"COULD you help me with the printer?” I asked, knowing this was my passport to at least five minutes of groundwork with the fittest bloke in the office.
I did need to print something, so it was the universe that led me to Gabriel’s* desk, then to the printer… and eventually to a bar in Shoreditch.
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Thank you, unreliable wireless printers.
At first glance, it might not look like it, but the office is the perfect breeding ground for love: stationery cupboards, kitchens, photocopier nooks – all great for romantic rendezvous.
So rather than feel blue about setting the alarm two hours earlier to nestle into the armpit of a fellow commuter once we return to the office later this year, let’s look forward to the silver lining: it’s the ideal place to hook up.
As we nervously gear up for, ahem, re-entry, as some firms are dubbing it,
it doesn’t surprise me to learn that 75% of us are up for dating a colleague.
And with more than a fifth of Brits meeting their spouse in the office, the past year has cut off a vital way of meeting a partner.**
Pre-pandemic, as a single journalist and presenter, I worked in a lot of offices.
The IT department was my go-to place to find a date and I’d often flirt with geeky blokes who hadn’t yet twigged they were good-looking.
It’s where I met beautiful Brazilian Gabriel in July 2013, when I was 23. Let’s just say, my laptop had a lot of problems whenever he was on shift.
RECIPE FOR ROMANCE
We ended up going for a drink, then home, where we had a fumble, with me reaching for something a little more exciting than a hole punch.
Unfortunately, it was at this precise moment that Gabriel remembered he had a girlfriend and excused himself from the situation.
We spent the rest of 2013 avoiding each other.
Gabriel wasn’t my last office love interest, though.
Yes, the office is a brilliant place to pull, but Covid put an end to it
In 2016, when I worked in promotions for festivals, I often travelled around the country with my boss Simon*.
It was the perfect recipe for romance. We soon stopped using our two allocated hotel rooms and shifted to just one when we started having a (short-lived) fling.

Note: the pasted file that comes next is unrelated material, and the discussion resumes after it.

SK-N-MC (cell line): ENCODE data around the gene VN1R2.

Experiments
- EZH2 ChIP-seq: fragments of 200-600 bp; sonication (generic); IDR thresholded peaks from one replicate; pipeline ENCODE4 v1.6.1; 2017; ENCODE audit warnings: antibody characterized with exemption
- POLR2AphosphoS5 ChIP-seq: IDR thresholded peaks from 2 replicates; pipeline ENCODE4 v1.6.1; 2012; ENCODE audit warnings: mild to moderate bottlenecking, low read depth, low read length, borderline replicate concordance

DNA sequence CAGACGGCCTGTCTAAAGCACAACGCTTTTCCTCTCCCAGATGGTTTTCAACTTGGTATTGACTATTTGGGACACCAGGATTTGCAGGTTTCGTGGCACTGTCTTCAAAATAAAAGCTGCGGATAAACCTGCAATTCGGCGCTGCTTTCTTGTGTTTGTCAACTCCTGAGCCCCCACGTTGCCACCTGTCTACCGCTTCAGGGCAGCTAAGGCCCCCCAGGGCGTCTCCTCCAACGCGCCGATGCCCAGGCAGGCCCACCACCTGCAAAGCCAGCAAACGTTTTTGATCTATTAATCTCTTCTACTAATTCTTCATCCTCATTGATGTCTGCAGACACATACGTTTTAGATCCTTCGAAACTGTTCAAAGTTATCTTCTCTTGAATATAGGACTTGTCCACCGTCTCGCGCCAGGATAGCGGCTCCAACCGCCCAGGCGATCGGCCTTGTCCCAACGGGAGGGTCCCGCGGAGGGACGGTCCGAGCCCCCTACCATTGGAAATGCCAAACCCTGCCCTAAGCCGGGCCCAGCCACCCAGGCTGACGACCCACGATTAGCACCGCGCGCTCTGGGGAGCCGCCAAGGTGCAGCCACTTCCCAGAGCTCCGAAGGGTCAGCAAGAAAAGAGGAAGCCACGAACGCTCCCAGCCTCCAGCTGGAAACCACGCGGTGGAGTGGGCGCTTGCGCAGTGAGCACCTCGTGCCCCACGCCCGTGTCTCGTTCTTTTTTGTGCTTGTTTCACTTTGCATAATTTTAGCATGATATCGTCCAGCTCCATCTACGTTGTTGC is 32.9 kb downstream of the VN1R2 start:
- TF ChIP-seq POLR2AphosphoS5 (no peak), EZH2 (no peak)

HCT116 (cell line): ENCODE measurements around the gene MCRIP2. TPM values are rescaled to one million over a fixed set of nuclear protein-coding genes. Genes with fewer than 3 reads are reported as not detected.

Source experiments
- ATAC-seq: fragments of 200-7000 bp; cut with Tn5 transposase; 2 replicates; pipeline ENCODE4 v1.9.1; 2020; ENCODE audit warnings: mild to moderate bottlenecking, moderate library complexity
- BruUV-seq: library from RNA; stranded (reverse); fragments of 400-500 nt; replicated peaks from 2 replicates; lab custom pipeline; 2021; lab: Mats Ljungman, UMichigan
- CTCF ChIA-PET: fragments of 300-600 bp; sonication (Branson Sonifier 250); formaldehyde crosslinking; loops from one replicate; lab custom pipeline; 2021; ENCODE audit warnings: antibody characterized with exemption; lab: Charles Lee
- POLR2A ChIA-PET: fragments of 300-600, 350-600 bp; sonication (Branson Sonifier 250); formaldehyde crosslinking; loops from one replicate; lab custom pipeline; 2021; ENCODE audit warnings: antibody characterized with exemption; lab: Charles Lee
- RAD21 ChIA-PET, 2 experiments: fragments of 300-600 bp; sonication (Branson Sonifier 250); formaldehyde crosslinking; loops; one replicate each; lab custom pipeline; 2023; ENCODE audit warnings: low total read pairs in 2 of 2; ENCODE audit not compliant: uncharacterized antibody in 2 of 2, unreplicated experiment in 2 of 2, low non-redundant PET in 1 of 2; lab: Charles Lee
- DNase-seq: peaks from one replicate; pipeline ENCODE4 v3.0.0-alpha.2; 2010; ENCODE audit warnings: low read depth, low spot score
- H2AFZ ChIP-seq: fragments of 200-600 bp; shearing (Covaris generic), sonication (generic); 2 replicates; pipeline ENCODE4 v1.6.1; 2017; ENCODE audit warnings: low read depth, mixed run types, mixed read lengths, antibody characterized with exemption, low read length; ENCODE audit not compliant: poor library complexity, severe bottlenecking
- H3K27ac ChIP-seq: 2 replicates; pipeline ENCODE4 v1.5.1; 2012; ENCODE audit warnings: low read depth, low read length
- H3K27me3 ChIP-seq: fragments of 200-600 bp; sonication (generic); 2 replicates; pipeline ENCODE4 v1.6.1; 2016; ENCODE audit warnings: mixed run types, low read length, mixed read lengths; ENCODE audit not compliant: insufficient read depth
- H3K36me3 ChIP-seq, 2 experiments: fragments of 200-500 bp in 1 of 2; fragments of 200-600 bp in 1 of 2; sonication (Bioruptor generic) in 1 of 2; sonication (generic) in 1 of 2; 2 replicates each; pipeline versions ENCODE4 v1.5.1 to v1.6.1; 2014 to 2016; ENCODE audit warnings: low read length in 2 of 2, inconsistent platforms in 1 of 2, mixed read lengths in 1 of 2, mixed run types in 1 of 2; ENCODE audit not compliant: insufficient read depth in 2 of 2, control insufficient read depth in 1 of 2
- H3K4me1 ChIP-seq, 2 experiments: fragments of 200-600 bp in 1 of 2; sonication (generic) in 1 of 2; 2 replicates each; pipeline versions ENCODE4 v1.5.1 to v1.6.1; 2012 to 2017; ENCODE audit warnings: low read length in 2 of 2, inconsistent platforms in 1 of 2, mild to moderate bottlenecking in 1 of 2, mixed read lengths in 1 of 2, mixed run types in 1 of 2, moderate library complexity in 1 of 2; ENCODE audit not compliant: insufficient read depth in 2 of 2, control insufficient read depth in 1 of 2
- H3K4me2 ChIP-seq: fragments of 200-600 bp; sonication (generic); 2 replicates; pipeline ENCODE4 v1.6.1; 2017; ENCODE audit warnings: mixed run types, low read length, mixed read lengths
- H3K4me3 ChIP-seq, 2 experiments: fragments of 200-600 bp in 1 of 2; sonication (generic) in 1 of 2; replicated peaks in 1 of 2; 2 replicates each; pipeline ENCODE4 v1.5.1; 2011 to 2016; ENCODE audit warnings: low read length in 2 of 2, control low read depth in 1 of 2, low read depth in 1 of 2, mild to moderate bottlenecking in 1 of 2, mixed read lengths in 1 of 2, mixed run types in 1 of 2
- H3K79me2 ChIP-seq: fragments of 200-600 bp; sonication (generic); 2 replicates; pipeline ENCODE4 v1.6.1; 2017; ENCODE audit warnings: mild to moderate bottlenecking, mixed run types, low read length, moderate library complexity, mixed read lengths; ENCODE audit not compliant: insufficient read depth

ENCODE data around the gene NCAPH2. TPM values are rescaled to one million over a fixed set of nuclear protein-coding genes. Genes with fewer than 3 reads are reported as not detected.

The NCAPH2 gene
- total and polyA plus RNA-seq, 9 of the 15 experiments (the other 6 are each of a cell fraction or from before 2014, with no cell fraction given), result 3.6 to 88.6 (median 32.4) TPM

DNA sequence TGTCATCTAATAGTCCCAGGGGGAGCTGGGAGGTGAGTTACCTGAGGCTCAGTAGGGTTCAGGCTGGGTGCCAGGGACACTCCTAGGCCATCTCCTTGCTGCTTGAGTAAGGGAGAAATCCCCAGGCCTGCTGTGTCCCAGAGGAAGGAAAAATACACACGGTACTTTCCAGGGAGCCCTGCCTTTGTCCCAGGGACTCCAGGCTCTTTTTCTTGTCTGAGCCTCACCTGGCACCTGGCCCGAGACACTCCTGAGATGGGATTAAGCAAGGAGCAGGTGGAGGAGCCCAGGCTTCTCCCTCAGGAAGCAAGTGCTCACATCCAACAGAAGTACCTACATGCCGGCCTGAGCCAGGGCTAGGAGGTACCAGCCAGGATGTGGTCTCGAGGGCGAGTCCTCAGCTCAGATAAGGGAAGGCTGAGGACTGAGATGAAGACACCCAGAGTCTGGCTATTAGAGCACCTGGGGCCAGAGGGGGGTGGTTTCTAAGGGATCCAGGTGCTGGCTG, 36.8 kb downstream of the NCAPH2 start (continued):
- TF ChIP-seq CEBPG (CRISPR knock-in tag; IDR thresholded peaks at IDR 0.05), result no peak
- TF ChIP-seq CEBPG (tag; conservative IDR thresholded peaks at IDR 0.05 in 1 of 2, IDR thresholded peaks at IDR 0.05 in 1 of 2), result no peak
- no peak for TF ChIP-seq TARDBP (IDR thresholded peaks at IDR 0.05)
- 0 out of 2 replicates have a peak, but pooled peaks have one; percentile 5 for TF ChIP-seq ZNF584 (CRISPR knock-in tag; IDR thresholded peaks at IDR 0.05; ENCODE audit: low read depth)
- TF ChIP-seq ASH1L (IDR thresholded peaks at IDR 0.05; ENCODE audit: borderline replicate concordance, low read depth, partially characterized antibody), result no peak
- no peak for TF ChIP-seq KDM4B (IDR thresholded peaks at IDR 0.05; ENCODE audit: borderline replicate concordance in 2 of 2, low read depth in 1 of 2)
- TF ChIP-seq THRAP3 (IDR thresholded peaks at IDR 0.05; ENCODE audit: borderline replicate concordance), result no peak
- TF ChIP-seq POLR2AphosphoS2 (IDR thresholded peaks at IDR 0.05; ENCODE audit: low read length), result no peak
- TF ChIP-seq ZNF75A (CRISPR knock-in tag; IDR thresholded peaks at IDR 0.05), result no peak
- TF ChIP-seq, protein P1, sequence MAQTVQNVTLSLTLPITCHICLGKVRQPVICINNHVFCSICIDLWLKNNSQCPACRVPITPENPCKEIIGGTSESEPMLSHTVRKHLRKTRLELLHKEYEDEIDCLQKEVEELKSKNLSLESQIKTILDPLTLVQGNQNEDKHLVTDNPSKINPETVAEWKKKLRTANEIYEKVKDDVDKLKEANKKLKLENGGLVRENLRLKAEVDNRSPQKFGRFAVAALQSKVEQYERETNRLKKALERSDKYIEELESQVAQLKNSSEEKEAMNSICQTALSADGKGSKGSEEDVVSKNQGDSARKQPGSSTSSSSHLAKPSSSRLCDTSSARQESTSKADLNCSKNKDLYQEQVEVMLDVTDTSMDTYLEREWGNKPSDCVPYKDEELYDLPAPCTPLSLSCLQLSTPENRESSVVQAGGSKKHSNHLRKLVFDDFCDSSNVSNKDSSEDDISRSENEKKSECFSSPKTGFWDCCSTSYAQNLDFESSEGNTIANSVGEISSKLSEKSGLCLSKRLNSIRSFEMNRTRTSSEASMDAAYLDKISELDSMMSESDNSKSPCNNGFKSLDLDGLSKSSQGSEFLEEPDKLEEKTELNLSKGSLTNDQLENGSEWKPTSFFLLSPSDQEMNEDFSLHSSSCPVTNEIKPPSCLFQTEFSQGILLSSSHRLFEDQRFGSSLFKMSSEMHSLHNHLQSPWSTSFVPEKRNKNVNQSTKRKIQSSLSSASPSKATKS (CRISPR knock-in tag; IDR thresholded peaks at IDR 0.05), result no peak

In 2019, I used one newspaper office as an unofficial speed-dating event, eyeing up at least one man from each department.
Credit to their HR, it was an excellent talent pool, and my days went much quicker as I daydreamed about my various crushes.
Yes, the office is a brilliant place to pull, but Covid put an end to it, forcing us to WFH, with the social side of work life and after-work drinks lost.
For a brief spell last summer, singles enjoyed warm cans of cocktails on park dates, as things began to look up.
But in November, the government ordered us back into lockdown, making it hard to date.
I’ve been single since the pandemic hit last March, and found the total reliance on Zoom at work to be a real passion killer.
When I did attempt to flirt with a colleague last year in a meeting, I learned the hard way that a budding tech romance can backfire, after I DMd him and accidentally messaged all 18 people from our meeting.
Then there was the time last April when I spent three weeks obsessing about Gary*, a new guy I’d spotted in a Zoom call.
I’d get palpitations seeing his fuzzy little face in his Zoom box, and concluded he looked just like actor Henry Cavill.
We finally met at a work event when things were temporarily back to normal.
When he turned up, he looked less Henry Cavill and more Henry VIII – and I only twigged it was him when I recognised his voice. I’ve since sworn off Zoom flirtations
Worse still was that socially distanced park date in broad, unflattering daylight while I fought the urge to pee in a bush.
Lockdown stole all the decent bits of being single, from the unpredictability of a night out, to the thrill of a first date and the opportunity to wear Spanx.
Now the end is in sight, get me back to the office, where I can flirt (and wee) in peace.
- *Names have been changed, ** Source is Adzuna.co.uk
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